For 40 years, Louise Kwang believed her biological parents were dead. She had been adopted from South Korea in 1976 by a couple from Denmark.
Kwang was told she had been found alone on the streets of the South Korean city of Busan as a baby. That is what she had always been told about her early life.
But that understanding of her identity collapsed in 2016. The South Korean agency that processed her adoption admitted it had lied about Kwang. It said the story she was told was created to increase her chances of getting adopted.
Kwang received a letter from a social worker at the Korea Social Service (KSS). The social worker provided the true story.
The agency, in fact, knew about Kwang’s biological parents. There is no evidence that Kwang was ever in Busan, a city several hours by car from the country’s capital, Seoul. That is where her father was living in 1976, the year of Kwang’s adoption.
“I was not an orphan. I have never been to Busan nor at the orphanage in Busan,” Kwang said recently at a news conference in Seoul. “This was all a lie. A lie made up for adoption procedure. I have been made non-existent in Korea, to get me out of Korea as fast as possible.”
Adoptees suspect documents made up
About 300 South Korean adoptees in Europe and the United States are calling for South Korea’s government to investigate their adoption. The adoptees suspect their adoption procedures were based on falsified documents.
Their effort marks a deepening divide between the world’s largest population of adoptees and their birth nation. The effort also comes years after the Korean children were carelessly removed from their families, a practice that was at its highest in the 1980s.
The Denmark-based group representing the adoptees presented a letter this week to the office of South Korean President Yoon Suk Yeol. In the letter, the group urged him to prevent agencies from destroying records or punishing adoptees seeking information about their past.
Seoul’s Truth and Reconciliation Commission has received 283 applications from adoptees so far. The applications describe numerous complaints about lost or false biological stories.
Some adoptees say they discovered the adoption agencies changed their identities to replace other children who died, were too sick to travel, or were retaken by their Korean family before they could be sent to Western adopters. Adoptees note that such findings deepen their sense of loss.
Peter Møller is a lawyer and co-founder of the Danish Korean Rights Group. He said he also plans to take legal action against two Seoul-based agencies – Holt Children’s Services and KSS – over their unwillingness to fully open their records to adoptees.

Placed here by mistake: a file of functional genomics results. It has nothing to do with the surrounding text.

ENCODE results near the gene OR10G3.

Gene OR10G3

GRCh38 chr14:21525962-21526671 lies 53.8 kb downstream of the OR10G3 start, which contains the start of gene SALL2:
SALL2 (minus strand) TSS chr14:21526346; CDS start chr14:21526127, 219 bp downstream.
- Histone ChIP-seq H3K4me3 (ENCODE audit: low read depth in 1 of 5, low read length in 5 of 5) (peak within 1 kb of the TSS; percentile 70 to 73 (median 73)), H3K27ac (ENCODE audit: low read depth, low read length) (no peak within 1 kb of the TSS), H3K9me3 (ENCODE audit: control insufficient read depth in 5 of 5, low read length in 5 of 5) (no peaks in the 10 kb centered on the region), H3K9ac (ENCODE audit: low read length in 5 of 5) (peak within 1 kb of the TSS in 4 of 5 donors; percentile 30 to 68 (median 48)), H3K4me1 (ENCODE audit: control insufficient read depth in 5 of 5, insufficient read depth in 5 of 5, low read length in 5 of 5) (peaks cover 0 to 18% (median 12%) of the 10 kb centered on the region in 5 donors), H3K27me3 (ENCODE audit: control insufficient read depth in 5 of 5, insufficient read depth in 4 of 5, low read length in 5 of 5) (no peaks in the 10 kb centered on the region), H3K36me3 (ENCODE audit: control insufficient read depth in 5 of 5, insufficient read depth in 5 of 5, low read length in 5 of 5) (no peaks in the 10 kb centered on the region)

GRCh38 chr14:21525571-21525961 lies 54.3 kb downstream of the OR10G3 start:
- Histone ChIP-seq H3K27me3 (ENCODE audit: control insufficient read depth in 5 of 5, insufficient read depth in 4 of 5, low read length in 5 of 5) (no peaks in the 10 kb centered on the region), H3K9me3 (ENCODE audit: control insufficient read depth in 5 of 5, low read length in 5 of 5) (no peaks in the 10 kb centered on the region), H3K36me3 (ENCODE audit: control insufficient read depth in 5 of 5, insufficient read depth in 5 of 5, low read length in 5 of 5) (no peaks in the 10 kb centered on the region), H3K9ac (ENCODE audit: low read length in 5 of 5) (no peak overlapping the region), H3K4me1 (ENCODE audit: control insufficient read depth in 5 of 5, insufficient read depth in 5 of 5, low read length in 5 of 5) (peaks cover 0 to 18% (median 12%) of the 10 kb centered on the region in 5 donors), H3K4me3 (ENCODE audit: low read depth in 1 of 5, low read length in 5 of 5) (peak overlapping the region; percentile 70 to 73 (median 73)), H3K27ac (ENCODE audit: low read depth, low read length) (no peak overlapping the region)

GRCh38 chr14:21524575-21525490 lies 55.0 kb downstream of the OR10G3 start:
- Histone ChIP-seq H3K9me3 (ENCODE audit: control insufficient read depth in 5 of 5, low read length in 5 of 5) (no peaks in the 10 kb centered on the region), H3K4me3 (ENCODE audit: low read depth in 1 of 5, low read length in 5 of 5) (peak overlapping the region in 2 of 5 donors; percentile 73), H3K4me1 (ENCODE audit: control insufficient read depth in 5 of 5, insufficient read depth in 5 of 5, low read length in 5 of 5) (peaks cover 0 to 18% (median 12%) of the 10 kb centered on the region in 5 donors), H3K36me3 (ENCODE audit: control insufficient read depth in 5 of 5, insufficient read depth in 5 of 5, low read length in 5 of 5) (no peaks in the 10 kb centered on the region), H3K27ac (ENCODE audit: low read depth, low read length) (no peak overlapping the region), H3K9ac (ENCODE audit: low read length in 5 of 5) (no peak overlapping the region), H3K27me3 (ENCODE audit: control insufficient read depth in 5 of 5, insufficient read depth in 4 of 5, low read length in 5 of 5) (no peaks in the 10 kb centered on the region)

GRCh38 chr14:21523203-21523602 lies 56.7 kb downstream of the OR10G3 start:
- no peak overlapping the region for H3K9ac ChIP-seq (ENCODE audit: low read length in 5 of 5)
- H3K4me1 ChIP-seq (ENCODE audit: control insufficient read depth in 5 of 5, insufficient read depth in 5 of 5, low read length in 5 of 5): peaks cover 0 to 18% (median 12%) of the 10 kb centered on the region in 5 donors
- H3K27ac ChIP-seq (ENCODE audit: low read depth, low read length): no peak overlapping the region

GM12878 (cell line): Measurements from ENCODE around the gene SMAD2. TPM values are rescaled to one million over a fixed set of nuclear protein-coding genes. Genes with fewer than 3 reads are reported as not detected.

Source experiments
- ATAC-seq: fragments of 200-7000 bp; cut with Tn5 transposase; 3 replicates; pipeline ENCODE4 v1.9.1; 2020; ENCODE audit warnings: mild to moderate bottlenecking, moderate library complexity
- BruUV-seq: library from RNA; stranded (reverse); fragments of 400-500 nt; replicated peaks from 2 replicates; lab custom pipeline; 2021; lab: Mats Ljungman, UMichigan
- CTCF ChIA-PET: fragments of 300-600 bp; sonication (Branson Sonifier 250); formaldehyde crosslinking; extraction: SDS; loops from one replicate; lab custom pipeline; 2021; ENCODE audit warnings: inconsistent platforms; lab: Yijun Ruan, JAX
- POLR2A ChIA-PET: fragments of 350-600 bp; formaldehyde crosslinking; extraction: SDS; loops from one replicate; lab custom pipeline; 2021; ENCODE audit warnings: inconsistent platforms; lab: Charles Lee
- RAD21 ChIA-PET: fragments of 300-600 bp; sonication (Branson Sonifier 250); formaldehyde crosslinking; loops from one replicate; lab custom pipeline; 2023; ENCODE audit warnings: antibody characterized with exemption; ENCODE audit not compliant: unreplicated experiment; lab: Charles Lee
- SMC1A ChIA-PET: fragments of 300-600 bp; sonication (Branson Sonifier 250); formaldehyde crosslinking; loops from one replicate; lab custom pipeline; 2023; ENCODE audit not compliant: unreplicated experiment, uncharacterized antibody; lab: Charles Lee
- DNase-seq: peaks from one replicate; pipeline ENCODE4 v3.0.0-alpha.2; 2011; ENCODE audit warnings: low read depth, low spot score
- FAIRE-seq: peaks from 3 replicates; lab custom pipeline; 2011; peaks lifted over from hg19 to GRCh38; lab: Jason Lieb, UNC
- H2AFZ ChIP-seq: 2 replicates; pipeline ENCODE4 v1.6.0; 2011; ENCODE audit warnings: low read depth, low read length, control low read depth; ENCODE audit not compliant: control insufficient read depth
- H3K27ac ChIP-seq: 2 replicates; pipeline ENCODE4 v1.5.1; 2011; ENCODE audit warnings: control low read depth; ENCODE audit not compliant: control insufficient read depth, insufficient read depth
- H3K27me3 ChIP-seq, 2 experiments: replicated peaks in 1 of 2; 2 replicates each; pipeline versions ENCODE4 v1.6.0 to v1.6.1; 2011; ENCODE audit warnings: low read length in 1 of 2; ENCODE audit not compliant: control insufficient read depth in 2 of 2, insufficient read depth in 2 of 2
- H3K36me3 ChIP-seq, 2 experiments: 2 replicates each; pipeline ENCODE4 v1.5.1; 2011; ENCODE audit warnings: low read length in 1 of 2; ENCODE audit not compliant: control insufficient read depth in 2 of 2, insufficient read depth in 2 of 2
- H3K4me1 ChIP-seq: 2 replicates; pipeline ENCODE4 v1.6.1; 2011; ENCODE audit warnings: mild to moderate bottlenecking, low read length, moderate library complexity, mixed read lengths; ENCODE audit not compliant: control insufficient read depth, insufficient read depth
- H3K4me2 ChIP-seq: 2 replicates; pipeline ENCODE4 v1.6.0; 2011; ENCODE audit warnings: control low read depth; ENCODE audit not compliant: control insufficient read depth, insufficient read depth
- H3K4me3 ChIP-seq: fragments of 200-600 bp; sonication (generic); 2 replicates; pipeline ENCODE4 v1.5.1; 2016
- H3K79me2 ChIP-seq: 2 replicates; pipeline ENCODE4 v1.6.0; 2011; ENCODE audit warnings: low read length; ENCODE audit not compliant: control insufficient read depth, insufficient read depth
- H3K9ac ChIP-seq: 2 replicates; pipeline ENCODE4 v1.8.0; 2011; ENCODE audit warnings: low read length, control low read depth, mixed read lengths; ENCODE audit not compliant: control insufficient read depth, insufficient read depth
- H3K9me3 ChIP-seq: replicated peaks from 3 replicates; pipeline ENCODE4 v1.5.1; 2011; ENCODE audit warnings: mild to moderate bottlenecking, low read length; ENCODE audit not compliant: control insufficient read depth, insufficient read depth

The agencies often note privacy issues related to birth parents to explain the restricted access to records. But Møller accuses them of inventing excuses to avoid questions about their methods.
Last month, his group first filed applications from 51 Danish adoptees calling for the commission to investigate their adoptions.
The move received intense attention from Korean adoptees around the world, leading the group to expand its campaign to adoptees outside of Denmark. The 232 additional applications received so far included 165 cases from Denmark, 36 cases from the United States, and 31 cases combined from Belgium, the Netherlands, Norway and Germany.
The commission must decide in three or four months whether to open an investigation into the applications filed by adoptees. If it does, that could possibly lead to the most far-reaching investigation into foreign adoptions in the country.
Holt did not immediately answer calls for comment. Choon Hee Kim, an adoption worker who has been with the KSS since the 1970s, said the agency is willing to discuss issues surrounding its adoptions with adoptees individually but not with the media.
Adoption said to be used to deepen ties with West
About 200,000 South Koreans were adopted overseas during in past 60 years, mainly to white parents in the United States and Europe and mostly during the 1970s and 1980s.
South Korea’s then-military leaders saw adoptions as a way to reduce the number of people to feed. They also saw adoption as a way to solve the “problem” of unmarried mothers and to deepen ties with the democratic West.
Most of the South Korean adoptees sent overseas were registered by agencies as legal orphans found abandoned on the streets. Many of the adoptees, however, often had family members who could be easily identified or found.
Special laws aimed at promoting foreign adoptions permitted private agencies to avoid usual child relinquishment steps. To relinquish means to give possession of something to another person or group. These laws let the agencies more easily export huge numbers of children to the West year after year.
It was not until 2013 that South Korea’s government required foreign adoptions to go through family courts. That ended the long-standing policy that permitted adoption agencies to dictate when children are considered released from their families.
I’m Ashley Thompson.
And I’m Caty Weaver.
The Associated Press reported this story. Ashley Thompson adapted it for VOA Learning English.
Words in This Story
couple - n. two people who are married or who have a romantic or sexual relationship
process - v. to deal with (something, such as an official document or request) by using a particular method or system
application - n. a formal and usually written request for something (such as a job, admission to a school, a loan, etc.)
orphan - n. a child whose parents are dead
access - n. a way of being able to use, enter, or get near (something)
procedure - n. a series of actions that are done in a certain way or order : an established or accepted way of doing something
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